Eric Schott / Jayson Ward: Tessellated Flow
At first glance Schott's paintings appear to be quite straight forward, insisting on an extreme clarity of both design and intent. Here there are few traces of the hand, even fewer of improvisation, and a kind of brute repetition that is hard to contest. But on a second take we find something else reveals itself. The patterning in Schott's systems is not pure repetition, but a repetition with differences, mirroring effects and optical twists. Both restrained and self-conscious, Schott's work is not just an extension of traditional geometric painting, but something else altogether.
In fact, his work takes more from Art Concrete than his So Cal forerunners. In this regard, his non-objective approach to image making is not necessarily related to notions of the absolute, essentialism or even Op-art for that matter. However, his pictures do engender a type of looking that is slightly accelerated from the norm, bouncing the eye from one side of the canvas to another through discrete shapes, vertices and graphic pathways. And one would be remiss not to mention that the reductive nature of his work is more conceptual than his Ab-Ex forerunners, relying on discrete reversals in logic, a semblance of game theory, and inverted geometries. And his particular vision of 'the absolute' in painting is paradoxically related to the fragment, producing what feels like slices of a bigger system yet unknown.
In other words, Schott's particular form of hard edge painting is constructed around producing a resonance with ages past, or even a looping effect that returns us to contemplating the presuppositions that have structured abstract painting over the course of the twentieth century. The grid, systems logic, reduction, and even a quality of virtuality all permeate his oeuvre, but in the sense of forming pictures that have a mixed or hybrid constitution. Not bound by the ethos of any particular school of painting, manifesto, or the rhetoric of auto-didactic measures, Schott's balanced coloration and active geometries invite us to look longer and to commune with his pictures by seeing an image of abstraction's non-linear history through rectilinear means.
Bio: Eric Schott, a native of southern California is a painter engaged with contemporary hard-edge geometric abstraction who completed his MFA at Claremont Graduate University this spring, and his undergraduate studies at California State University, Northridge where he won the Bensen Painting Award in 2010. In addition to his solo thesis show in February he has been involved with groups shows at Andi Campagnone Projects, the dA Center For the Arts, 50 Bucks Gallery in Pomona, Sam Maloof Foundation in Alta Loma, and at Objct Gallery in Claremont. Recently, he was awarded the Karl and Beverly Benjamin Fellowship from Claremont Graduate University.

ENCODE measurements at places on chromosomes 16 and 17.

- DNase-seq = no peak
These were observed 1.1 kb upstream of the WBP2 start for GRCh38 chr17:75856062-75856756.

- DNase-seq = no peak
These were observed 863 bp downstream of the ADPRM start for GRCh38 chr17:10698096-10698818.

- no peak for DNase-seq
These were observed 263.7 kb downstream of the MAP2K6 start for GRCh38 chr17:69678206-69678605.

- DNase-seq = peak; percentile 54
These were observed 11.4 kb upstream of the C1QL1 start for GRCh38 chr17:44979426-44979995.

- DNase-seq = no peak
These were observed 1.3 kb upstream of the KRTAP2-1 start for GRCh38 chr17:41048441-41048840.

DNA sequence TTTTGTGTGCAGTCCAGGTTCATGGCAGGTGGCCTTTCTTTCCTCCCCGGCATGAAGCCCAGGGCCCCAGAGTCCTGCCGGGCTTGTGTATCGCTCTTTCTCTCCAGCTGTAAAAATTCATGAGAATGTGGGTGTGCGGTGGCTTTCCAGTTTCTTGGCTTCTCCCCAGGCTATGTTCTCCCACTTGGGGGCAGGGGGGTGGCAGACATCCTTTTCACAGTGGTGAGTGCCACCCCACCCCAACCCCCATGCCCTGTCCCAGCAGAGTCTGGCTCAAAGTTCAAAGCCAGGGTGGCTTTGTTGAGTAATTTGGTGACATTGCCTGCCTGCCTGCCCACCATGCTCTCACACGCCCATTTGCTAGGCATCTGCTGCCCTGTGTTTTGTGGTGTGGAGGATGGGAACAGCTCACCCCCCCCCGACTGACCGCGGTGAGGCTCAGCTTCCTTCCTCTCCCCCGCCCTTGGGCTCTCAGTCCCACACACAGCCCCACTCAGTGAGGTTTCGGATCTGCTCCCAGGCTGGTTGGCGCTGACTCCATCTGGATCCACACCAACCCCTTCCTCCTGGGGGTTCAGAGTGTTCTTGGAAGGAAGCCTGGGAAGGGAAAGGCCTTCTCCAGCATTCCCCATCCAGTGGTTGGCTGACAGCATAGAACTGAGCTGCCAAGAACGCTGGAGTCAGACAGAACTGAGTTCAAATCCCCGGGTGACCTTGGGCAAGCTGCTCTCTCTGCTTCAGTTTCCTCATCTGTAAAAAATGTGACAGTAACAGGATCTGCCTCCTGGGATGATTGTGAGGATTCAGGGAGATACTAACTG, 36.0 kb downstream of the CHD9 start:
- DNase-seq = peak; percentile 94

The paintings of Jayson Ward are a series of sharp contrasts. Crisp geometric forms rendered quite delicately, well-known places depicted in the abstract, and naturalistic colors placed in a virtual space are all hallmarks of his art practice. In so many ways his paintings are about a kind of implacable quality that can only be described as a kind of virtual impressionism. Starting out from satellite imagery and elevation mapping programs, Ward has generated a new form of landscape painting that relies on a sense of simultaneity, topological reduction and optical filters. In this regard, his particular approach to landscape painting is set over and against the traditional dictates of local, mood and atmosphere.
Originally more concerned with mapping techniques and the notion of abstract painting as a kind of cartographic process, Ward's recent work has taken a turn toward radical reduction and an elegant simplicity of means. A deft sense of touch has replaced his formerly plastic aesthetic, a new dedication to the painterly act has replaced his earlier collage work and a broader dialog around the geo-political dimensions of image making has replaced more hermetic and/or local concerns.
In many ways, what is now most central to Ward's art making practice is picturing the technological sublime. In a time where the landscape is surveyed by armed 'predator' drones, eye in the sky surveillance and every other possible means of rendering the world in 'real time', the common condition of humanity has become that of a watched thing. What is usually missed in this dialog is that such a transformation of visual information also implies a new series of commitments in how we think about the problematic of landscape painting. Ward's paintings make us acutely aware of how dramatic this shift in perspective can be because his images are produced from a view that stands far above the ground, or rather, his paintings give us a new way of thinking about figure-ground relations in an age of naturalistic abdication.
Bio: Jayson Ward has degrees in both Geography and Studio Art from the University of North Carolina and the University of California Irvine. His work has been selected for exhibitions by such art world luminaries as Sarah C. Bancroft from OCMA and the critic and curator Juli Carson. He has shown at Catalyst gallery, The Twelfth Floor Gallery and Autonomie. He is going to be in a group show curated by Natalia Lopez that deals with Antarctica and topology this coming Fall.